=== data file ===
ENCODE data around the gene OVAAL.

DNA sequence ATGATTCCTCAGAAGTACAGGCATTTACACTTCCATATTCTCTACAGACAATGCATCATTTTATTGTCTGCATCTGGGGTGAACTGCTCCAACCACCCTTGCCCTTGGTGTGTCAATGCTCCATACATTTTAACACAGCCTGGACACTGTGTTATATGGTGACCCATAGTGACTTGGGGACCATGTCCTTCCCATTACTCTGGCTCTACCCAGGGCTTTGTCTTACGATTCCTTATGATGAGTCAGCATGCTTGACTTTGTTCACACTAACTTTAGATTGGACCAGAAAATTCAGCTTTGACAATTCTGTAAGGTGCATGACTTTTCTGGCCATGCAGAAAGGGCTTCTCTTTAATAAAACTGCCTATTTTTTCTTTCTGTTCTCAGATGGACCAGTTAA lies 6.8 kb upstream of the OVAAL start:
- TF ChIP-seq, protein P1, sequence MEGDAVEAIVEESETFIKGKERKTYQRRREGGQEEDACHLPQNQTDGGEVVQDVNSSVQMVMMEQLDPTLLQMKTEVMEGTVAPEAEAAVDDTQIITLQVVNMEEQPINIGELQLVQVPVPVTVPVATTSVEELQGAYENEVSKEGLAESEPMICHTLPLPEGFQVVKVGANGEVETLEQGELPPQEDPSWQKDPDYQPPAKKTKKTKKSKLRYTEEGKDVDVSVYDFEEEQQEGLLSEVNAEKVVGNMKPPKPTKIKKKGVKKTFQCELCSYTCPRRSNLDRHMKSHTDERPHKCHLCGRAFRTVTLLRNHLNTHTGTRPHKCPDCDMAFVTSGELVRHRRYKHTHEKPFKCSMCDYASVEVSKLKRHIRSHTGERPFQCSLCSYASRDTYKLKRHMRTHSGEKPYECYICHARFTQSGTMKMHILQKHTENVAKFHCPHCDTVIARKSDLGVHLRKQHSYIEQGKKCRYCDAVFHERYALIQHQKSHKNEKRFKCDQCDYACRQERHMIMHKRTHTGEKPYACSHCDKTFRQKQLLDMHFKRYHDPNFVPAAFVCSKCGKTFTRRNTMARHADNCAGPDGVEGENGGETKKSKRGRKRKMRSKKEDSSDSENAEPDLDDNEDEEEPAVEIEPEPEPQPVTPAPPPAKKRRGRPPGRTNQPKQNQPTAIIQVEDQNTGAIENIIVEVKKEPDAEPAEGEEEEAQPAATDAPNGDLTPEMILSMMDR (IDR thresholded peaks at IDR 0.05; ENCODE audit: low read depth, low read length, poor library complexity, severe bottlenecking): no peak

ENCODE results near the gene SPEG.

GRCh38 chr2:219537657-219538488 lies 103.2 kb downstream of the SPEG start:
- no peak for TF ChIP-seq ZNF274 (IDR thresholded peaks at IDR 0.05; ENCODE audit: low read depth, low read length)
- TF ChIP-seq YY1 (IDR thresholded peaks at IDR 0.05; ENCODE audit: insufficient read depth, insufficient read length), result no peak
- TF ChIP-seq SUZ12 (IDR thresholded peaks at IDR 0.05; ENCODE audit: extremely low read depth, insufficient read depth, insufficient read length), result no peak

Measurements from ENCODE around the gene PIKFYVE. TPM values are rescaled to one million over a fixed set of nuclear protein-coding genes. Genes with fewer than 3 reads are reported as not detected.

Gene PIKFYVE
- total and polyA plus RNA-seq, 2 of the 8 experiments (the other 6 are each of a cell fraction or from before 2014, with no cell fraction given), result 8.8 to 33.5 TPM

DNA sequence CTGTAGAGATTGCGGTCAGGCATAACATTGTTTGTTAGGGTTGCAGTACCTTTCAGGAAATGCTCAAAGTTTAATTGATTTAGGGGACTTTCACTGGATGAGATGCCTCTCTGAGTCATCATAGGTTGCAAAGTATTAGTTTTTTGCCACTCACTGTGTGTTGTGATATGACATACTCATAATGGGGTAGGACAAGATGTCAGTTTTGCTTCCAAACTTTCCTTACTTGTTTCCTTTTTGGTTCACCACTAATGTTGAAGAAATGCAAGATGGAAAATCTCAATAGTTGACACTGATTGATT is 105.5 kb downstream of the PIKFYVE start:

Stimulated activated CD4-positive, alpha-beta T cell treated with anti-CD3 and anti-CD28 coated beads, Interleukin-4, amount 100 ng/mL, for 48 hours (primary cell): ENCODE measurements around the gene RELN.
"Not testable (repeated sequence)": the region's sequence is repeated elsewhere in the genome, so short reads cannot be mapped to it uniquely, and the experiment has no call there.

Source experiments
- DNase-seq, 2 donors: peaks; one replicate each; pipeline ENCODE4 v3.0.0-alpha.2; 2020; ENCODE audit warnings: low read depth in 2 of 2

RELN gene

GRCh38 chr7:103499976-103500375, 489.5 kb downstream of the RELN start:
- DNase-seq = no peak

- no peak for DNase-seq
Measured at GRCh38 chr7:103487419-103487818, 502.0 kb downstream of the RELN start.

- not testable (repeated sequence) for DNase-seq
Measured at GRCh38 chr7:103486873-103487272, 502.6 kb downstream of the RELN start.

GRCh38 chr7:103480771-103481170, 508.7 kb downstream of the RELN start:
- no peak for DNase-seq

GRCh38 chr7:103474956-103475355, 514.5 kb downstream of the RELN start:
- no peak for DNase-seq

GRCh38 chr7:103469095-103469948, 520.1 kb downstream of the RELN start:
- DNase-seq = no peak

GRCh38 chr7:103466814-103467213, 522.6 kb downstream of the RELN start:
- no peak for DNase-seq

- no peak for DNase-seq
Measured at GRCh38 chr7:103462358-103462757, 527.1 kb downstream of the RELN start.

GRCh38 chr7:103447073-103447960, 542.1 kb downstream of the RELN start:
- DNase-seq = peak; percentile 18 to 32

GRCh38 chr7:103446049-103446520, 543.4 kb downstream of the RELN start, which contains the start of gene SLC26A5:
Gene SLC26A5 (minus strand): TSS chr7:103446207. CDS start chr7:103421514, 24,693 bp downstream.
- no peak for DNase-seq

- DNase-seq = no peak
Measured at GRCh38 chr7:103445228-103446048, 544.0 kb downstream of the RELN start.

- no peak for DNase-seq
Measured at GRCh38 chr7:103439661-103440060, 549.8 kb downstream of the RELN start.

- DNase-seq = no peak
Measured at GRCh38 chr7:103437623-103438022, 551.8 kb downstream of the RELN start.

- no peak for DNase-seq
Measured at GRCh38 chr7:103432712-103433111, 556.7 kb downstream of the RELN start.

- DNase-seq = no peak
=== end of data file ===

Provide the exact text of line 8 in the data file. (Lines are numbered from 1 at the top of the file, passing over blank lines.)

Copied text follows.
- TF ChIP-seq SUZ12 (IDR thresholded peaks at IDR 0.05; ENCODE audit: extremely low read depth, insufficient read depth, insufficient read length), result no peak